Correction of hypovolemia with crystalloid fluids: Individualizing infusion therapy

George Liamis, Theodosios D Filippatos, Moses S Elisaf
Postgraduate Medicine 2015, 127 (4): 405-12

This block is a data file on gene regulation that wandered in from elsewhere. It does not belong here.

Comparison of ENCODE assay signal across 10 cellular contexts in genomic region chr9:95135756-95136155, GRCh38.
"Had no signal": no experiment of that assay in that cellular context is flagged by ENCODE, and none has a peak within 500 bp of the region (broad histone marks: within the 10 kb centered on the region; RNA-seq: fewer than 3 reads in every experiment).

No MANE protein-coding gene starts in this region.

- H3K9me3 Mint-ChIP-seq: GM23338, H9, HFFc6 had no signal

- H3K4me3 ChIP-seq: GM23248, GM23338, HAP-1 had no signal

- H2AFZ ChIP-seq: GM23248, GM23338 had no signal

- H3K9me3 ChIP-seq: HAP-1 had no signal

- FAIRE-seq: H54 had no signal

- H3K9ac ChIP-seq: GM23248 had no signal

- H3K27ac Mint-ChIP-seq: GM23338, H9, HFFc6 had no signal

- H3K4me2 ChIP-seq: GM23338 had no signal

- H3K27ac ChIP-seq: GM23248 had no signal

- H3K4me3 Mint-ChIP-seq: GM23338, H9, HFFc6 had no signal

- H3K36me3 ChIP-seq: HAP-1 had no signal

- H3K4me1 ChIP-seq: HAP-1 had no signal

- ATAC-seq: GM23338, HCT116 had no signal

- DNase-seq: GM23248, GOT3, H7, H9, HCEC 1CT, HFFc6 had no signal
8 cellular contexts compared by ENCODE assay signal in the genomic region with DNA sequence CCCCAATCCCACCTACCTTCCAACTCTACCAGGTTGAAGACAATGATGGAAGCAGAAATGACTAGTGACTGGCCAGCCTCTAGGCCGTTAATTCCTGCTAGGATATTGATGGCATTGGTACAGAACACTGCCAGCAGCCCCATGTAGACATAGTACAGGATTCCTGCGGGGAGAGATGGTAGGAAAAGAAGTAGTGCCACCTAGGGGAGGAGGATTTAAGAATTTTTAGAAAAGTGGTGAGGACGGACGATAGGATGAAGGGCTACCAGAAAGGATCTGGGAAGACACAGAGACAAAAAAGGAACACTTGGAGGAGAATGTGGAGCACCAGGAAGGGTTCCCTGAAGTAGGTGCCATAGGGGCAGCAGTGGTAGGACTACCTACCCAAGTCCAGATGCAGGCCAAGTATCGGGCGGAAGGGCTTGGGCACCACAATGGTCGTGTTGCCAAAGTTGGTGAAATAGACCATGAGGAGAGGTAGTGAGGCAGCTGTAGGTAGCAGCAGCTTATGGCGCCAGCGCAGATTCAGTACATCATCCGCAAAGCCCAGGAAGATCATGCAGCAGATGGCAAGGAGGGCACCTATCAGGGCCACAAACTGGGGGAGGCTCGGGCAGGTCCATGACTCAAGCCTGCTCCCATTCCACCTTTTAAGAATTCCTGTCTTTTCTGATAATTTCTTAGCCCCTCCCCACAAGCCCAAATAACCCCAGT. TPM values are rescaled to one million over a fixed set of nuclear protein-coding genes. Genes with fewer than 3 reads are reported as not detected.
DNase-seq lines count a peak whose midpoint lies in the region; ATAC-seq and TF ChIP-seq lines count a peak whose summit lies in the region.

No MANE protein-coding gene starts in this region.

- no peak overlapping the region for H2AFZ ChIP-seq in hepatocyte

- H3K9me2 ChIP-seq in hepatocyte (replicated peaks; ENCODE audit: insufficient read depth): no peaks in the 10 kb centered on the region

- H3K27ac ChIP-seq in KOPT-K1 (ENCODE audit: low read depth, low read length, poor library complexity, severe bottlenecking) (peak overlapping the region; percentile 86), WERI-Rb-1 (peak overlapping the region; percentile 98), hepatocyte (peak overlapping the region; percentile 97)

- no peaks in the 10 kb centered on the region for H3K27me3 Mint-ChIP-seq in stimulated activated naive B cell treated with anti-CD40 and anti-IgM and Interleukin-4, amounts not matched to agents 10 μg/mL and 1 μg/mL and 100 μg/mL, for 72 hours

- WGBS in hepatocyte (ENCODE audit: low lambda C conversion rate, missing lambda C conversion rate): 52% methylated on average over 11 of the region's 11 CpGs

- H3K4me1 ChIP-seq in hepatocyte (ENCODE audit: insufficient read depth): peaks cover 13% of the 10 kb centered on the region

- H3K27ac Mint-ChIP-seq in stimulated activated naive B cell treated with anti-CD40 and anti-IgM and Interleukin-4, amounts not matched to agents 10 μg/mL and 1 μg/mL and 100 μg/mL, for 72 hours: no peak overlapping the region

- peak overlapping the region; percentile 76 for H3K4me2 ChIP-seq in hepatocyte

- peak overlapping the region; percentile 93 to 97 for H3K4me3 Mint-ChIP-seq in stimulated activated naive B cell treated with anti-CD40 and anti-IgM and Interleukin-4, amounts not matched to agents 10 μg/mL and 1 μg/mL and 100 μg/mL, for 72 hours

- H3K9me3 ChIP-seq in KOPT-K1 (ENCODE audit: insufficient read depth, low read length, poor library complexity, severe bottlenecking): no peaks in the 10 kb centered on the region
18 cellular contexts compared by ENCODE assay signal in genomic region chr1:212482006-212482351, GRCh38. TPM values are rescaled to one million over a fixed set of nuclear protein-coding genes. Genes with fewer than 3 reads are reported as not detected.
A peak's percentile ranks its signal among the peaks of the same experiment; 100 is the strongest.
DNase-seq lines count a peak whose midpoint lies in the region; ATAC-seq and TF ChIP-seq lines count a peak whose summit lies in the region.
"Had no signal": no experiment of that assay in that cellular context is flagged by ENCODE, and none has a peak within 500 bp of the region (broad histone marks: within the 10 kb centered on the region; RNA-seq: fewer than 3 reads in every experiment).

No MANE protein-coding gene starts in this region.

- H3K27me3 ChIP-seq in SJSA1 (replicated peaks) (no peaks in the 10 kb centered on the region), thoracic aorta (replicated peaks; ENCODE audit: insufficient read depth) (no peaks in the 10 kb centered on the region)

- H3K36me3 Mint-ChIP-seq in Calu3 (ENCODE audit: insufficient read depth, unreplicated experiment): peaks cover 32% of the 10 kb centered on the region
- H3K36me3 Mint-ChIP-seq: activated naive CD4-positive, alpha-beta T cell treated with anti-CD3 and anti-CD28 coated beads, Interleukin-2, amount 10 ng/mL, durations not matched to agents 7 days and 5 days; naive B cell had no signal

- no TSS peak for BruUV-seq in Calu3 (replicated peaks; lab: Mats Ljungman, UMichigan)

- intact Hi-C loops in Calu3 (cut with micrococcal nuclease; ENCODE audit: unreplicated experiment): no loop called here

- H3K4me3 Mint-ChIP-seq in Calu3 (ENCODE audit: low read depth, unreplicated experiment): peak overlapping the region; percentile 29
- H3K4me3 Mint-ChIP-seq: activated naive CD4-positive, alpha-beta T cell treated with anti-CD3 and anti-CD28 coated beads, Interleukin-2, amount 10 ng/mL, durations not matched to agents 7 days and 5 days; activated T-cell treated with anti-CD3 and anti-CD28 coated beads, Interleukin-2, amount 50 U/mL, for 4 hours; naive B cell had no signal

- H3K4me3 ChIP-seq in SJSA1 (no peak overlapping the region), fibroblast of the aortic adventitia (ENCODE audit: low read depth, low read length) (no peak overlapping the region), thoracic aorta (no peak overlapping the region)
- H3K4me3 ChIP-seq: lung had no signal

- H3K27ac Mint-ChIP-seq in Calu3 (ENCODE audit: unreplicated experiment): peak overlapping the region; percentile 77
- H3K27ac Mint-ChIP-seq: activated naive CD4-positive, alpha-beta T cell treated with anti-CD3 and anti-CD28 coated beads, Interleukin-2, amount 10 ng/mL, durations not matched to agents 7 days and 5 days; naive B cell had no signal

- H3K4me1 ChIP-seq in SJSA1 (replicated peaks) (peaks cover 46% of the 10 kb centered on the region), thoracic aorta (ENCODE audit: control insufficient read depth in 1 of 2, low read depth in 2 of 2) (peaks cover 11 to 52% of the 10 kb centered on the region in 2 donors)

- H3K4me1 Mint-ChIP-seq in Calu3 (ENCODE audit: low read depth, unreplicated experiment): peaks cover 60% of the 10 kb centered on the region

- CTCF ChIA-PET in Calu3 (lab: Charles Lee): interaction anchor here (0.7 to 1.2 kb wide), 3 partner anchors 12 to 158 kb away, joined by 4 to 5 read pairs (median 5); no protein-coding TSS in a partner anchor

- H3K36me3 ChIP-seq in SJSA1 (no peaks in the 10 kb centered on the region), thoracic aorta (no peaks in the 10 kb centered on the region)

Many situations in clinical practice involving patients with hypovolemia or acutely ill patients usually require the administration of intravenous fluids. Current evidence shows that the use of crystalloids should be considered, since most colloids and human albumin are usually associated with increased adverse effects and high cost, respectively. Among crystalloids, the use of normal saline is implicated with the development of hyperchloremic metabolic acidosis and renal vasoconstriction. These observations have led many authors to propose balanced solutions, mainly Lactated Ringer's, as the infusate of choice. However, although the restoration of volume status is the primary target in hypovolemic state, the correction of any associated acid-base or electrolyte disorders that frequently coexist is also of vital importance. This review presents specific situations that are common in daily clinical practice and require targeted infusate therapy in patients with reduced volume status. Furthermore, the review presents an algorithm aiming to help clinicians to make the best choice between normal or hypotonic saline and lactated Ringer's infusates. Lactated Ringer's infusate should not be given in patients with severe metabolic alkalosis, lactic acidosis with decreased lactate clearance, or severe hyperkalemia, and in patients with traumatic brain injury or at risk of increased intracranial pressure. The optimal choice of infusate should be guided by the cause of hypovolemia, the cardiovascular state of the patient, the renal function, as well as the serum osmolality and the coexisting acid-base and electrolyte disorders. Clinicians should be aware of any coexisting disorders in patients with hypovolemia and guide their choice of infusate treatment based on the overall picture of their patients.

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